7. Blaine you forgot he should build his own apartments as well then he can be there hero by the Blaine I agree with you

  8. Hi, this is David, the writer of this letter. First, I want to thank everyone for their feedback, especially Darlin’, since she agreed with me. I don’t want anyone to think I excuse my actions for any reason, I made the choices, I paid the price. Information for possible employers of felons, any felon just released from prison that is hired by a company is bondable through the Federal govt. for $100,000, also the company is given a tax break of $2,400 the first year, and $1,200 the second year. So there is a reward ontop of getting a valued employee.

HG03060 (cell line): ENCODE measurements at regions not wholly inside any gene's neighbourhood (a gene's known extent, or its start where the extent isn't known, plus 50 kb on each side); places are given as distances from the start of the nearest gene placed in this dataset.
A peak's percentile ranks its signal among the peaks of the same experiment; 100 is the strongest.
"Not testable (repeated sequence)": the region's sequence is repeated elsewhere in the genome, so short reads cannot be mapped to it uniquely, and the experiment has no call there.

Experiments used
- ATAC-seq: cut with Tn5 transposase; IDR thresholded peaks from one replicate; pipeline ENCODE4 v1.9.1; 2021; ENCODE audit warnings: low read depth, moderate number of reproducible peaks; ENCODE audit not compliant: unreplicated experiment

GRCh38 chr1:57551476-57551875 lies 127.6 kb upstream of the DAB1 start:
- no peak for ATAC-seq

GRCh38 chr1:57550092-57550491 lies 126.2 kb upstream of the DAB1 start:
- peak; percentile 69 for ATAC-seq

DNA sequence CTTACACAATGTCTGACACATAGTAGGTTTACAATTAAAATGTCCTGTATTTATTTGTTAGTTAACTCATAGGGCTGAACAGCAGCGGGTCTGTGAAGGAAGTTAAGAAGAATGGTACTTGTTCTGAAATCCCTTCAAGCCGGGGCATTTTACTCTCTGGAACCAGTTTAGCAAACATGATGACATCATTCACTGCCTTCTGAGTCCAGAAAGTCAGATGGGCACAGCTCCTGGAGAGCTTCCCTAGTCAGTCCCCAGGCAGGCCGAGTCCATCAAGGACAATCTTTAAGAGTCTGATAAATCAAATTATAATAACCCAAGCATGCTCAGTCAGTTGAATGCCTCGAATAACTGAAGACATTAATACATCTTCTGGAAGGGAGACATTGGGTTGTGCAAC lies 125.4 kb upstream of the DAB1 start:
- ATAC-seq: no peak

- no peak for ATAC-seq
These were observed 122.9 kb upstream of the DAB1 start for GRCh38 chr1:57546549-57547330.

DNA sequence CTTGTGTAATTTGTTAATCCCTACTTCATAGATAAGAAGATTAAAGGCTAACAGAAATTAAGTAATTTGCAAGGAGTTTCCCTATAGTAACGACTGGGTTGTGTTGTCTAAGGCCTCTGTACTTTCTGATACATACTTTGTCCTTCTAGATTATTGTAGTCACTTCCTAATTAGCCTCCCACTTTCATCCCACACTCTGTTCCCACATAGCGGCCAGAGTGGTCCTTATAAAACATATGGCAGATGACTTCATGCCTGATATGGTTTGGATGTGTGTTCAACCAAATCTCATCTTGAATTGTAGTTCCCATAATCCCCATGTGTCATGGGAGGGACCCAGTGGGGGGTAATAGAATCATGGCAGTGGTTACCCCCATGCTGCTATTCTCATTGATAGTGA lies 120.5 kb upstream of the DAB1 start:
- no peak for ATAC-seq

9. Dave, it takes some courage to reveal yourself like this, so I want to commend you for that.

    Could you further explain the last part of your post?

    What does it mean that companies that hire felons are “bondable through the Federal govt. for $100,00.”?

    Are you telling us that for each felon a company hires it gets to take $2,400 the first year and $1,200 the second off the taxes due, or its adjusted income?


  10. slugoxyz says:

    Hmm. I’d like to say that this is a dilemma but in fact, it isn’t. David, you made a choice. No matter what reason you give me for that choice, you still made that choice. No one made it for you. You made it. That choice (or the many bad choices) has placed you squarely behind the 8-ball.